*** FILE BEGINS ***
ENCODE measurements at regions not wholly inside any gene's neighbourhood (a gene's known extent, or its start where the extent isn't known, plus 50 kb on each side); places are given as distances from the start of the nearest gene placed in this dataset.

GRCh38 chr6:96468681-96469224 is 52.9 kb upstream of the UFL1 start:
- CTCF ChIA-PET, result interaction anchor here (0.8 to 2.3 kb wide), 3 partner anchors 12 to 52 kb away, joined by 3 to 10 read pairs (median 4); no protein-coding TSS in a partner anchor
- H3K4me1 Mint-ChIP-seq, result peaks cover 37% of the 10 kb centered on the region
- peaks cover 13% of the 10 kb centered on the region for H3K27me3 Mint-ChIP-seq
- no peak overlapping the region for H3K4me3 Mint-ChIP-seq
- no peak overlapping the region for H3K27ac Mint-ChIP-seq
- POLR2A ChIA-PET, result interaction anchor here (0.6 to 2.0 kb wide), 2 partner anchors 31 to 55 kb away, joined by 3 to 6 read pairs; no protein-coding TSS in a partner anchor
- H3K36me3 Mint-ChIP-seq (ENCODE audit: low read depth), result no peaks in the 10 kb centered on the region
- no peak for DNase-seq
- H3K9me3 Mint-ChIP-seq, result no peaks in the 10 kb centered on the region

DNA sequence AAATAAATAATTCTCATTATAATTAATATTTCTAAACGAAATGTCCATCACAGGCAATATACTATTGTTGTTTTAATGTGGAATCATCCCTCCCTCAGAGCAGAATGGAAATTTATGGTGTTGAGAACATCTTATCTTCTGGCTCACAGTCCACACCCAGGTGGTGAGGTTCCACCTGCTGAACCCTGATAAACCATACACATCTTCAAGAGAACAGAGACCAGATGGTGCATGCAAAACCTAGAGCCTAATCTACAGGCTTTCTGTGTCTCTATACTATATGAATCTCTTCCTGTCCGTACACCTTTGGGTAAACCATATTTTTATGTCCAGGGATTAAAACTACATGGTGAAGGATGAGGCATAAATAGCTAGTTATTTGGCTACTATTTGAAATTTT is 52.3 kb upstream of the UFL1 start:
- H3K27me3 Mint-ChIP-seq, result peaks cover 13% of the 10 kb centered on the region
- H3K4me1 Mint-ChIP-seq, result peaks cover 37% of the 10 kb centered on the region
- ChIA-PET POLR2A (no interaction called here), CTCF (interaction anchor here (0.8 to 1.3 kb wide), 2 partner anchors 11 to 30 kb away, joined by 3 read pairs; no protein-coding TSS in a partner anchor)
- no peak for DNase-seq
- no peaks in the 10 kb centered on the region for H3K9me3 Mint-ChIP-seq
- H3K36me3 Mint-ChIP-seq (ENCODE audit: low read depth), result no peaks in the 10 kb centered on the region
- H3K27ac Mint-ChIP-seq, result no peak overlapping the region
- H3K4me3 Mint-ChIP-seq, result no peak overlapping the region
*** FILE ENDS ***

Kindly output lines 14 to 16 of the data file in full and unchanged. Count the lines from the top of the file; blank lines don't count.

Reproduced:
- H3K4me1 Mint-ChIP-seq, result peaks cover 37% of the 10 kb centered on the region
- ChIA-PET POLR2A (no interaction called here), CTCF (interaction anchor here (0.8 to 1.3 kb wide), 2 partner anchors 11 to 30 kb away, joined by 3 read pairs; no protein-coding TSS in a partner anchor)
- no peak for DNase-seq